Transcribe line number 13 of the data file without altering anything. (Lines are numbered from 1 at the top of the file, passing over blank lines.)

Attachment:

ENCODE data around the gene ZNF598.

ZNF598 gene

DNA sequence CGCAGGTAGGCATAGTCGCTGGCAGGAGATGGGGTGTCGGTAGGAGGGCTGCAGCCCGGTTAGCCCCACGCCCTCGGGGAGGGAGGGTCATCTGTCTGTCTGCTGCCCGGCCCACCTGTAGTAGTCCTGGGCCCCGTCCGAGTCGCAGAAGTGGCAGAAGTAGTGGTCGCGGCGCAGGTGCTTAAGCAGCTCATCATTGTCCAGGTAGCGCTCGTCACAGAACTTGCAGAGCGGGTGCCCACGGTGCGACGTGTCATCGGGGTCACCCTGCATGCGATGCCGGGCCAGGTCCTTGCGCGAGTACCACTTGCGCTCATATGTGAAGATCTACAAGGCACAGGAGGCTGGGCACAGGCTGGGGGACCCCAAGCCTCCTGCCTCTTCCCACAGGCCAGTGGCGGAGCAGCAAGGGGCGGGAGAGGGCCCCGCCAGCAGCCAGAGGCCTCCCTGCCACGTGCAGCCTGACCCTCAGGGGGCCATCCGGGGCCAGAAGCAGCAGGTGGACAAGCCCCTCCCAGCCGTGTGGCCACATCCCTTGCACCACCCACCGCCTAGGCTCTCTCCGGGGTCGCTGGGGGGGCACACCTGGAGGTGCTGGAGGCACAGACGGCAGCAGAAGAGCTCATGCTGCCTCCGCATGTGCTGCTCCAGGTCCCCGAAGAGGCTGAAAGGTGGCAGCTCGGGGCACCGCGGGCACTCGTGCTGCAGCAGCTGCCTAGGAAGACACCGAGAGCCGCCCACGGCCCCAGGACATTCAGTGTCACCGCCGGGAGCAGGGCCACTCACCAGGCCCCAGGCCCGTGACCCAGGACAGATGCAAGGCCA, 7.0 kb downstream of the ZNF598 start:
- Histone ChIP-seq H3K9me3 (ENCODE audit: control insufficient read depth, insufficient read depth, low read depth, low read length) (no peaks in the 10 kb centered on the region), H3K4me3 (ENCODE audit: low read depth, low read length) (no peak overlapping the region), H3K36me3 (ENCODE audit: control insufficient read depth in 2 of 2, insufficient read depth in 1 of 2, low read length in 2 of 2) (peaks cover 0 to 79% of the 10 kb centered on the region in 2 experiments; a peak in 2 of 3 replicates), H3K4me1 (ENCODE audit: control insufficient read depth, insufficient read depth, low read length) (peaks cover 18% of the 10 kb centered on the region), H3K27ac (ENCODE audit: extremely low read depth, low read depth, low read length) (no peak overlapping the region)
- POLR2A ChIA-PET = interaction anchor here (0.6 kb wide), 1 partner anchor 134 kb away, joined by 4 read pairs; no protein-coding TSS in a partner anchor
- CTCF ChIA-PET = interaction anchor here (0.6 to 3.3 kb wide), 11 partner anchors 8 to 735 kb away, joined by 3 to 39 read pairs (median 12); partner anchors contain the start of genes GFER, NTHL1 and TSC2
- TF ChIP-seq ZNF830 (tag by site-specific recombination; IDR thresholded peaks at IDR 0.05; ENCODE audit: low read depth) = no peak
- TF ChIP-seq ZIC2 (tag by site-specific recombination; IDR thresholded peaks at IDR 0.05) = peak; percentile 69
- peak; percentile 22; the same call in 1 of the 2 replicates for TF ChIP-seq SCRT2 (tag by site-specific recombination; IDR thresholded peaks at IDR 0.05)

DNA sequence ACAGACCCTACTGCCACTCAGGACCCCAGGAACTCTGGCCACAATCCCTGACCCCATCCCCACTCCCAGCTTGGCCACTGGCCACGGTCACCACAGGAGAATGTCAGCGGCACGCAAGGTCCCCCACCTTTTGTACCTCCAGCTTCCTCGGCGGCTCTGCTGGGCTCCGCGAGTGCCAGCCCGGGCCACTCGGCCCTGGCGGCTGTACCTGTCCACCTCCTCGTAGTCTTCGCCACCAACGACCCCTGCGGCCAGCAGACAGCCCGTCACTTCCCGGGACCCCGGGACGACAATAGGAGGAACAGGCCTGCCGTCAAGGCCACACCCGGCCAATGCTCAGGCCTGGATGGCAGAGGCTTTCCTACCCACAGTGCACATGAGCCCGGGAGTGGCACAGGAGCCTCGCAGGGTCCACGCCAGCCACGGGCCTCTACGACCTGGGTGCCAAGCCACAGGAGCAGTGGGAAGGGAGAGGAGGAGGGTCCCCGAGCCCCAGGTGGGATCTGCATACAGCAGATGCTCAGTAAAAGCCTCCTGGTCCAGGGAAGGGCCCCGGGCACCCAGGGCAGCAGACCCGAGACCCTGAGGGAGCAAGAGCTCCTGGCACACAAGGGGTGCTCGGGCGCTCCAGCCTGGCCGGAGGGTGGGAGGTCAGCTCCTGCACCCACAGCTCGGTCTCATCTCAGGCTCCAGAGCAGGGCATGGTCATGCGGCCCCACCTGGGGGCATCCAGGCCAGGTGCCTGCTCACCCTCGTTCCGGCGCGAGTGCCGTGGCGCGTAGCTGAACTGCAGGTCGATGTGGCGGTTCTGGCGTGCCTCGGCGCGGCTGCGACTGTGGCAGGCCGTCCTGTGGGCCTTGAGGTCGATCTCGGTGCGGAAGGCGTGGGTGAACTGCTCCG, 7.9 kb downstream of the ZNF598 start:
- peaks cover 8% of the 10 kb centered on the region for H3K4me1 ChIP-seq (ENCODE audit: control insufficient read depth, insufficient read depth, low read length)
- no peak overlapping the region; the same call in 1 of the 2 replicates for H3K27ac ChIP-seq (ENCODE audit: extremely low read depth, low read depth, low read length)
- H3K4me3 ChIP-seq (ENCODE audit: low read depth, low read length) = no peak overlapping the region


- H3K4me3 ChIP-seq (ENCODE audit: low read depth, low read length) = no peak overlapping the region